Some begin thinking that they are the only ones who are not enjoying life fully, while everyone else seems to be doing so well. Such eventualities lead to depression and anxiety.


Social media related depression and anxiety have been on the rise in the recent past.

As a result of peer pressure, social media has created a crop of “celebrity wannabes” who cannot measure up to the false image that they have created about themselves, in the eyes of their legion of online fans and followers.

To maintain their false online status, they lead extravagant lifestyles and hardly save any little money that they make. Seeing many so-called celebrities come out to seek financial help from the public, claiming they don’t have any cash for basics such as rent and food, is trend that has been on the rise recently.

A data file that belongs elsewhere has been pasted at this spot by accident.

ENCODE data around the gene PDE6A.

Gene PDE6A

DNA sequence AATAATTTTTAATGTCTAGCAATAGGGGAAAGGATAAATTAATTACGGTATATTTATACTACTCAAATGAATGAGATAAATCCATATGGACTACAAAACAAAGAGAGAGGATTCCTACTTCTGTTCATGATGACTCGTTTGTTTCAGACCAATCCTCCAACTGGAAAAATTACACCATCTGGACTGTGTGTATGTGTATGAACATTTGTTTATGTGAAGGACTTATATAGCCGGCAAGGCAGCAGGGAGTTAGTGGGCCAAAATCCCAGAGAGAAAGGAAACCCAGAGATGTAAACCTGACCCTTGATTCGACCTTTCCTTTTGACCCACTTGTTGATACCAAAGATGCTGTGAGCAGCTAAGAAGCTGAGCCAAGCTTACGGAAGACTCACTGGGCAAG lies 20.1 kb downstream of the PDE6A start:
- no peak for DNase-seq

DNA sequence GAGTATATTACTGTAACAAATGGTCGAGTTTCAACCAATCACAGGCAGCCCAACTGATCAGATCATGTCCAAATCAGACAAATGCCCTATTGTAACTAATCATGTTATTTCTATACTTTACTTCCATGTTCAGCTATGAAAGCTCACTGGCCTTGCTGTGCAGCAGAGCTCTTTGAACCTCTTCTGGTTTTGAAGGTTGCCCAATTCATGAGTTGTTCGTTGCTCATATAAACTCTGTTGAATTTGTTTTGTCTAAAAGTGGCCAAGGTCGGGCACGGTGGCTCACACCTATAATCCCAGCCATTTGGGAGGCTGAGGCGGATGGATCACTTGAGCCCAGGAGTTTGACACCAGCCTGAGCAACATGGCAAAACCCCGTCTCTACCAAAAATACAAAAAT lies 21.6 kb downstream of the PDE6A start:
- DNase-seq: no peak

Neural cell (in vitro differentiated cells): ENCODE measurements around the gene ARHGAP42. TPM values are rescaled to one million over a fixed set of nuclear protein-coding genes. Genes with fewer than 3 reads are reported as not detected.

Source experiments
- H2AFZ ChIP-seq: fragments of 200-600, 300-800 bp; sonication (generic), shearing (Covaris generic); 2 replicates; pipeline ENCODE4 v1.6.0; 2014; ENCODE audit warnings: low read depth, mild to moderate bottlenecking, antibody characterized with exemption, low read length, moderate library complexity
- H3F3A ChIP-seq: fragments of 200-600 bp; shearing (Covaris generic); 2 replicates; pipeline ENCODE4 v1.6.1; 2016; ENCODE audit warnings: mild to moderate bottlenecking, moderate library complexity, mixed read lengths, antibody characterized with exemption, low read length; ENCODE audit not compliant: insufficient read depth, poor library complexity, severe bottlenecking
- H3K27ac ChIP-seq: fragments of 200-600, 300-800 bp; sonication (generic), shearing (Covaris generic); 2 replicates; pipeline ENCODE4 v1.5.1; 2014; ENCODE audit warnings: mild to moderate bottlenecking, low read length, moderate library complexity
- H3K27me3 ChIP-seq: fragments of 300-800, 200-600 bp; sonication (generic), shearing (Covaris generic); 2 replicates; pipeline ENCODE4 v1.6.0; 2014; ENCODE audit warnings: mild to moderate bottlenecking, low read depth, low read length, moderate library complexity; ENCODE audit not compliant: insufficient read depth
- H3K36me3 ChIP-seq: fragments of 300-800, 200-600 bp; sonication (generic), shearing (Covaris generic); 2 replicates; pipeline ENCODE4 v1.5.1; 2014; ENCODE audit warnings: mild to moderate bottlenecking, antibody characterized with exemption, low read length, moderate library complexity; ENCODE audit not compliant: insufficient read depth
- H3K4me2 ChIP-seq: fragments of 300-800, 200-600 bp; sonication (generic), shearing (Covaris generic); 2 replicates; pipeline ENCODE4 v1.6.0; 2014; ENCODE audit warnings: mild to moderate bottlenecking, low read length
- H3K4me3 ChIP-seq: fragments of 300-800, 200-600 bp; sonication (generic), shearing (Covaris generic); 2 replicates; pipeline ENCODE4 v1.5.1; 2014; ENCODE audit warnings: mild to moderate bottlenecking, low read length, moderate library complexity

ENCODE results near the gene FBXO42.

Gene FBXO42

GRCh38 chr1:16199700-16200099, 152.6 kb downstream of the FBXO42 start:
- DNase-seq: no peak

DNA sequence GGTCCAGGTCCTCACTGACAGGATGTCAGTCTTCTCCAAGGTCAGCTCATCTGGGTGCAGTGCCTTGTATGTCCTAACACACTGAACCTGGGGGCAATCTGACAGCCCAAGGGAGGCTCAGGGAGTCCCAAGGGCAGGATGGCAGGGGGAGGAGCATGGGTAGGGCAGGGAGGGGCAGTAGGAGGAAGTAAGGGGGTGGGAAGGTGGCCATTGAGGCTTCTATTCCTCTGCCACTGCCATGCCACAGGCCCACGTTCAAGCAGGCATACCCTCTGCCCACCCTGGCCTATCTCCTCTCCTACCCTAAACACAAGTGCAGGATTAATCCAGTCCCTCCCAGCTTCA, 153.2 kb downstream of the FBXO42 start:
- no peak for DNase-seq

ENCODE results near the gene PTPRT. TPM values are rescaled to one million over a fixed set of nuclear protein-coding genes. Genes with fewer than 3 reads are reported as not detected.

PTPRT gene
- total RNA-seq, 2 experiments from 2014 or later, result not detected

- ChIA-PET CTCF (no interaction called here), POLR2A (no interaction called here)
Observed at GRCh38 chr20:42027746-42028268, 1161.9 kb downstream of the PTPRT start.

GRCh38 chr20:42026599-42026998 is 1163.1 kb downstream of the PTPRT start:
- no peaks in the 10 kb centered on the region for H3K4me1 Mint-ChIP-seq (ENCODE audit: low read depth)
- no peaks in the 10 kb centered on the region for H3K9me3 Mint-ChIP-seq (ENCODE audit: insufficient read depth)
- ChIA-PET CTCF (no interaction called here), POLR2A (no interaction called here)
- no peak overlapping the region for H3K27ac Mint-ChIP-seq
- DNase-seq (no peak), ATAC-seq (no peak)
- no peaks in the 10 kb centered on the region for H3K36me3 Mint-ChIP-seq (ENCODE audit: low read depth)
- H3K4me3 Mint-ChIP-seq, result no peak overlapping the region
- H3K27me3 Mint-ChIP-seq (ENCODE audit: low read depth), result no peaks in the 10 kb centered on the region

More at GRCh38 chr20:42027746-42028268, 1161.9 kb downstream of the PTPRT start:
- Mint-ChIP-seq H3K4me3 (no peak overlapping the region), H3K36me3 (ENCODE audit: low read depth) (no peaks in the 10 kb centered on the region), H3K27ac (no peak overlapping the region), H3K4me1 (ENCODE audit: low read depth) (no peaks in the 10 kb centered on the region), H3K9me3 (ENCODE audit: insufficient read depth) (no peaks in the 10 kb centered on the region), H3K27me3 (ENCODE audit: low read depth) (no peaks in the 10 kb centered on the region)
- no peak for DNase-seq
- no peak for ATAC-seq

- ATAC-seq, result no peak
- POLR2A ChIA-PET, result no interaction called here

Unfortunately, leading double lives due to social media is not only limited to wannabe celebrities. Many people have fallen into this trap.

The difficulty in reconciling their online and real-life personas has contributed to the high cases of depression, anxiety and suicides experienced amongst young people in the world today.

Even much older people have not been spared by the sheer peer pressure that comes with the narcissistic nature of social media. Many of them have also been trapped in the silent online competition and “celebrity” craze.

A great number of people on social media today are either struggling with anxiety about their social status, as perceived by their online friends and by themselves, or they are struggling with body image insecurities.

The fact that there is a lot of cyberbullying happening on social media today doesn’t help things either. Social media is replete with angry and toxic people, who are out to vent their personal frustrations on other users at the slightest provocation.

The same way social media can create an overnight celebrity is the same way it can instantly bring that person tumbling down, depending on the prevailing situation.